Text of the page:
No Casinos Allowed in Bo-Kaap

Bo-Kaap means “above the Cape” in Afrikaans. It is located in Cape Town. It was previously called the Malay Quarter, a former township. Residents of the area are mostly Muslim, and they took up arms this week in response to news that there was a casino applying to open within the community.

This protest was triggered by notice within the provincial gazette that online casino South Africa – ClevaBets had submitted an application for a bookmaker’s license. They listed that their business was located in Jordaan Street, which is the oldest residential part of the community that survives. The residents so far have resisted gentrification and infiltration, which they see as disruptive to this region’s legacy.

Rejections of the casino’s opening have been shown in different forms, and more than 5000 people have signed the petition as of today. A couple of reasons behind these objections include the fact that the casino would neighbor many religious establishments. It would also be close to secular and religious educational facilities and could lead to traffic and parking issues in this area.

Bo-Kaap’s Rich Heritage

Bo-Kaap is popular for its unique urban landscape and architecture. It has beautiful and vibrant cultures that the residents strongly identify with. The proposed location is within 100m of two public schools and natural heritage sites like Vista High School and St. Paul’s Primary School. This is the same area that had housed a roving casino in the 90s. Residents also protested then, and it was closed down.

Before the Group Areas Act, Muslims mostly lived within urban areas such as City Bowl, District Six, Strand, Woodstock, and Simon’s Town. Even though these areas had high numbers of Muslims, they were not exclusive to them. Instead, Muslims and non-muslims lived together with ease. As time went by, given that their religious affiliation is a key part of their identity Muslims formed stronger bonds with each other. They did this through social networks, customs, and establishments like sports teams and social clubs.

The Group Areas Act radically divided the Muslim community into groups based on skin color. They were scattered around Cape Flats in housing schemes that sought to categorize people according to race and with the colored population – economic class. This resulted in the majority of Muslims having to live in working-class colored townships. The more privileged ones could buy homes in middle-class suburbs like in Belgravia and Athlone.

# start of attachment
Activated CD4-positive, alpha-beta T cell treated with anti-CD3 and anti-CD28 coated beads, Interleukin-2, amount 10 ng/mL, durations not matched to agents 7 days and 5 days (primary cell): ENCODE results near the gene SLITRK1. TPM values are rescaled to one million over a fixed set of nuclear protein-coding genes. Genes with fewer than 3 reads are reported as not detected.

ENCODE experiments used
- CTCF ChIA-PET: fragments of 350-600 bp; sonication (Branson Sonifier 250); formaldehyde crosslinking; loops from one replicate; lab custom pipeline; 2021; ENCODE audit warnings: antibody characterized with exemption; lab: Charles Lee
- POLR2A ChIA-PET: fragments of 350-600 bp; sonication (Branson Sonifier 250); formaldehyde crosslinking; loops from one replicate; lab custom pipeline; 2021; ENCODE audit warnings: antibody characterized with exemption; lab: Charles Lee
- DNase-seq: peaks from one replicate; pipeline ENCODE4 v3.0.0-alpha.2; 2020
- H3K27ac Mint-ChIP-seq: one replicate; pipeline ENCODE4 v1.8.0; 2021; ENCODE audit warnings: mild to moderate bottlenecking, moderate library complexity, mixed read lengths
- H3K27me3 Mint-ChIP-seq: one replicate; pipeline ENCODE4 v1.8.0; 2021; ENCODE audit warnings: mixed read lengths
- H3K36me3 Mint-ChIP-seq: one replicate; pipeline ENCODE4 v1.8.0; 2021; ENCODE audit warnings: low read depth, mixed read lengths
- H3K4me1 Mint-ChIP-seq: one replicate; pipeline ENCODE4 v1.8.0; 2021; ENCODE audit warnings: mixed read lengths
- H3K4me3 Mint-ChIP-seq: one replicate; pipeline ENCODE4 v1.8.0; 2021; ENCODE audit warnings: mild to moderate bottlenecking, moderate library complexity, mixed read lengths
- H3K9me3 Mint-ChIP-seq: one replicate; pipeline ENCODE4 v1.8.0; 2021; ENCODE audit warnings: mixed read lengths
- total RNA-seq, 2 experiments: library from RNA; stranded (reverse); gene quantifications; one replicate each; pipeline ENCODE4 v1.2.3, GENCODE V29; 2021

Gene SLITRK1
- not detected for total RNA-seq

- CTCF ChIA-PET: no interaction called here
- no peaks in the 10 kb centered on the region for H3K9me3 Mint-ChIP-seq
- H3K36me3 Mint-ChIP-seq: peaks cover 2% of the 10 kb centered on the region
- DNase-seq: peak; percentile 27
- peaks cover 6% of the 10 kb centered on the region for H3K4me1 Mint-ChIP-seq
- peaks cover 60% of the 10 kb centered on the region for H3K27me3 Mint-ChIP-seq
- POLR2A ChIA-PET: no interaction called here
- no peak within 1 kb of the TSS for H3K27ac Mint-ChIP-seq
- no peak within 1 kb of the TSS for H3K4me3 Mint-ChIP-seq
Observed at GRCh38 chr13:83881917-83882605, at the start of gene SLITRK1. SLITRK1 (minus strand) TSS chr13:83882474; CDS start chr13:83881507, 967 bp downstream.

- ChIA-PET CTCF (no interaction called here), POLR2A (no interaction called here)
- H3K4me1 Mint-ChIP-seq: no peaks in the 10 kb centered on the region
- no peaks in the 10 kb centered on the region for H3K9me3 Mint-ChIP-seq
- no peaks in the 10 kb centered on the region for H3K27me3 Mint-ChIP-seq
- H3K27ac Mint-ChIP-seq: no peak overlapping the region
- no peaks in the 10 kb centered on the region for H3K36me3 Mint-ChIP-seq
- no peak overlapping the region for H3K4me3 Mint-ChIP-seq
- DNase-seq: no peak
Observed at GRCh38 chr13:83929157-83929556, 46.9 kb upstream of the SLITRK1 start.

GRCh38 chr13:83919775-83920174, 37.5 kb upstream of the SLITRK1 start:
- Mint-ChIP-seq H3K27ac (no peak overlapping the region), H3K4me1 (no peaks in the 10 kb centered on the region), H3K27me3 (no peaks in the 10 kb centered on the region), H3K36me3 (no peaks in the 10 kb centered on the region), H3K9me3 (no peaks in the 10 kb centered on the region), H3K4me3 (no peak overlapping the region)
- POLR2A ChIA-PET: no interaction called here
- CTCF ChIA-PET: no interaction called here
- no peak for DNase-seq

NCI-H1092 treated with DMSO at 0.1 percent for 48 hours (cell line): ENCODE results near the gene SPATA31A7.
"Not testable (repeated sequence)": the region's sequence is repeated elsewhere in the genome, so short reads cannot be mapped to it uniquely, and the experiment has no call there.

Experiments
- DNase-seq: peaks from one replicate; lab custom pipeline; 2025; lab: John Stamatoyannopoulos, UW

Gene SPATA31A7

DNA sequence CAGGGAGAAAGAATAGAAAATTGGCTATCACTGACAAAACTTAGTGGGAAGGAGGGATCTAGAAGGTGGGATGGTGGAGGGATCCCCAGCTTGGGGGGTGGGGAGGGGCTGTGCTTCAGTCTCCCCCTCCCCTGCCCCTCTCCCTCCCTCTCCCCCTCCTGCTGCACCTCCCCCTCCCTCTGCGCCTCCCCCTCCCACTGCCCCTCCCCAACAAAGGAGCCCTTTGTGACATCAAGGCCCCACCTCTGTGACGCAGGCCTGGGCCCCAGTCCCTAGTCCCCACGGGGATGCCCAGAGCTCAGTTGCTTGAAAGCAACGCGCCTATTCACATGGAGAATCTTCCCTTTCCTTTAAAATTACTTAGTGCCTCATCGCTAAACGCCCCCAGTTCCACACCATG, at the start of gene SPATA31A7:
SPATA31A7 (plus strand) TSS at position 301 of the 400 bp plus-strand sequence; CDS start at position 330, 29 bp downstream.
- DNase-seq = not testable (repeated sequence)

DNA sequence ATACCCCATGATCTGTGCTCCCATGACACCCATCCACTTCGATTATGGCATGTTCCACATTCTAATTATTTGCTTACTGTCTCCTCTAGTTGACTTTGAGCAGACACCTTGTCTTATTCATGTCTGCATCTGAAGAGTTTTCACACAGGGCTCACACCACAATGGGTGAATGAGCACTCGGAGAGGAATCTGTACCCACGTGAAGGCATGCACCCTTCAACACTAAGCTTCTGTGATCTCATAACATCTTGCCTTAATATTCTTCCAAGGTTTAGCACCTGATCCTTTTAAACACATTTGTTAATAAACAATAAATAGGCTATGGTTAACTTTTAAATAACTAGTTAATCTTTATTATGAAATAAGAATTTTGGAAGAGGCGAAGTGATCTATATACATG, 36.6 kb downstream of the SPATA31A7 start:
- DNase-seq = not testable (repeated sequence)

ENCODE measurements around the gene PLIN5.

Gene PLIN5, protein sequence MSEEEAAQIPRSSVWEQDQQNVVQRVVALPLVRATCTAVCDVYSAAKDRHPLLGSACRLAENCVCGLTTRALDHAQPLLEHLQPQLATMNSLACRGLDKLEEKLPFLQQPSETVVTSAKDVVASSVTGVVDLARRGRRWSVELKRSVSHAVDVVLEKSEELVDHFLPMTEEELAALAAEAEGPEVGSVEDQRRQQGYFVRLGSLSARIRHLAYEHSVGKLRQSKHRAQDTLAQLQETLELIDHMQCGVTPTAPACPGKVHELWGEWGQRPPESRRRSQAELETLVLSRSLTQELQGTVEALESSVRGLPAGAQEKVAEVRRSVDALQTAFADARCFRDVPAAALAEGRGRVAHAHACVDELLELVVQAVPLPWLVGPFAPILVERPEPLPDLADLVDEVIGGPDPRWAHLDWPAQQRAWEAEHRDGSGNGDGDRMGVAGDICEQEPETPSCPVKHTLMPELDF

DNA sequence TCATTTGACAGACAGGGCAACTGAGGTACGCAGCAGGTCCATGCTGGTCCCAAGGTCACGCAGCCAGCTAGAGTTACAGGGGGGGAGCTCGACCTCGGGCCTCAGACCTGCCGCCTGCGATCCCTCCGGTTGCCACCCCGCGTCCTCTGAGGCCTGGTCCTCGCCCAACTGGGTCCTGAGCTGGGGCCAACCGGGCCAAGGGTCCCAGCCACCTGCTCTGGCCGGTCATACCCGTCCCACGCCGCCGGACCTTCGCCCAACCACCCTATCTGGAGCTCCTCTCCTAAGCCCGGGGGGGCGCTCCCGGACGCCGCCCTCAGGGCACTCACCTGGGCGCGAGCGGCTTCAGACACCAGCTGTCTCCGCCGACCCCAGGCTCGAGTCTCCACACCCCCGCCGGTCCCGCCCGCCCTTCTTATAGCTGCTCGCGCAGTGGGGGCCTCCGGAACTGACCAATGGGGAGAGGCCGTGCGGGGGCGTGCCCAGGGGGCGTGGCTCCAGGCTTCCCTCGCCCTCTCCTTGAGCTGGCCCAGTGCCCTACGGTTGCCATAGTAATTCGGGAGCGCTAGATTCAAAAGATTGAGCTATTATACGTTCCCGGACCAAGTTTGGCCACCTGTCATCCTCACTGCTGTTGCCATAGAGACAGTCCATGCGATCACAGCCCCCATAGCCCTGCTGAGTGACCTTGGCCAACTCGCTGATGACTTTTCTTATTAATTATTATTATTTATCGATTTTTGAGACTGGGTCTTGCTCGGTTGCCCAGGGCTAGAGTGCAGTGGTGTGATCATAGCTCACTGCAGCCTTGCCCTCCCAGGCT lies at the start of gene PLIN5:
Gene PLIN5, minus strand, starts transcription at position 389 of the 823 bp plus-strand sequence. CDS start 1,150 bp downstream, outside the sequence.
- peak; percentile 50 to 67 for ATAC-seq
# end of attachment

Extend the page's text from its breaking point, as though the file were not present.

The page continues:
During this shift, Bo-Kaap was not affected and remained a Muslim-only enclave. With the end of the apartheid-era racial segregation, the Muslim population remained less cohesive than they used to be. Even with their heterogeneity as a group, there are still unique experiences that make them distinctive.
Communities such as Bo-Kaap form because of shared perspectives and mores. People learn a lot about their values from their environment. When people with similar values meet, they realize that working together is a way to achieve personal goals. Islam doubles as a religion and as a way of life that forges a unique and encompassing bond among Muslims worldwide. They often say that there is an Islamic way to do everything from eating to business dealings.

Islam and Gambling

In Islam, gambling (maisir) is forbidden (haram). Maisir is prohibited by Sharia (Islamic law). This is based because the agreement between participants is rooted in immoral inducement brought about by completely wishful hopes in the minds of participants that they would gain with pure luck with no thought of the possibility of losses. Islam looks down on the acquisition of wealth with ease and without paying equivalently for it. The Quran sees games of chance as a grave sin and abominations of Satan’s handiwork.

The people have said that they intend to keep Bo-Kaap authentic. They love their rich Islamic heritage and want to preserve it. However, residents like Adeela Jabaar said that he agrees that times are changing, but the area’s rich history will be negatively impacted by a casino operating there. He said that it just goes against what Bo-Kaap stands for.

ClevaBet Released a Statement

Head of legal affairs at ClevaBets, Morne Pieterse explained to News24 that what they want to do is establish an online bookmaking website. He said that gambling legislation states that to apply to gamble, via the internet or not, you must apply for physical premises attached to the online license. He reassured interviewers that there would be no shop or physical casino erected.

Morne Pieterse at first said that most that could happen would be an opening of a small office at the premises for the website’s administrative site. But after saying this, he changed his statement. He decided on establishing the office at a different location, so as not to risk offending the community. He felt that it was the best course of action given his respect for others’ religious beliefs.